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The Social Security Administration can test a Social Security Disability Insurance (SSDI) recipient’s ability to work through what’s known as a Trial Work Period (TWP). This allows individuals to ease back into the workplace if they are able without risking their eligibility for benefits.
Specifically, a Trial Work Period lasts for nine months (across a span of sixty rolling months) in which the individual can test their ability to work while keeping full SSDI benefits. The amount earned during this period does not affect benefits, but in order for a month to count toward the nine, the worker must have earned a gross income greater than $750, or 80 hours of self-employment.
If a recipient completes a successful Trial Work Period, he or she then moves on to an Extended Period of Eligibility, which determines if he or she can work at a rate of $1040/month, the Substantial Gainful Activity level.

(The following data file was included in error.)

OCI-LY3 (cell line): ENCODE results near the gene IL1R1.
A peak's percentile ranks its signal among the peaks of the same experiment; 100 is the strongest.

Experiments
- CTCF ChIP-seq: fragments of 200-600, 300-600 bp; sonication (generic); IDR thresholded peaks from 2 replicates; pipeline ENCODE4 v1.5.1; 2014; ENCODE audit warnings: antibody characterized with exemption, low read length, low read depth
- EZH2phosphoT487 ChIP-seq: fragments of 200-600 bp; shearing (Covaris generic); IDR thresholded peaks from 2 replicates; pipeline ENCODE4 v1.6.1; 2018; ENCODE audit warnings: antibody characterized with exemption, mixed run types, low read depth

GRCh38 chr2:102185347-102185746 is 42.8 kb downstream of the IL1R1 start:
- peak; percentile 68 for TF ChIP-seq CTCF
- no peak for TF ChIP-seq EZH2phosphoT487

Once this level is achieved, SSDI benefits will cease unless the individual’s income dips below that mark during the Extended Period of Eligibility. If the recipient is unable to earn above $1040 after a period of 36 months, he or she will receive benefits until reaching that threshold or until medically declared able to resume work responsibilities.
If you have questions about benefits, the Social Security Disability attorneys of Jan Dils, Attorneys at Law, can guide you based on years of proven experience. To contact us for a free initial consultation, please call toll-free1.877.526.3457 or send us an e-mail for a prompt response.
Jan Dils, Attorneys at Law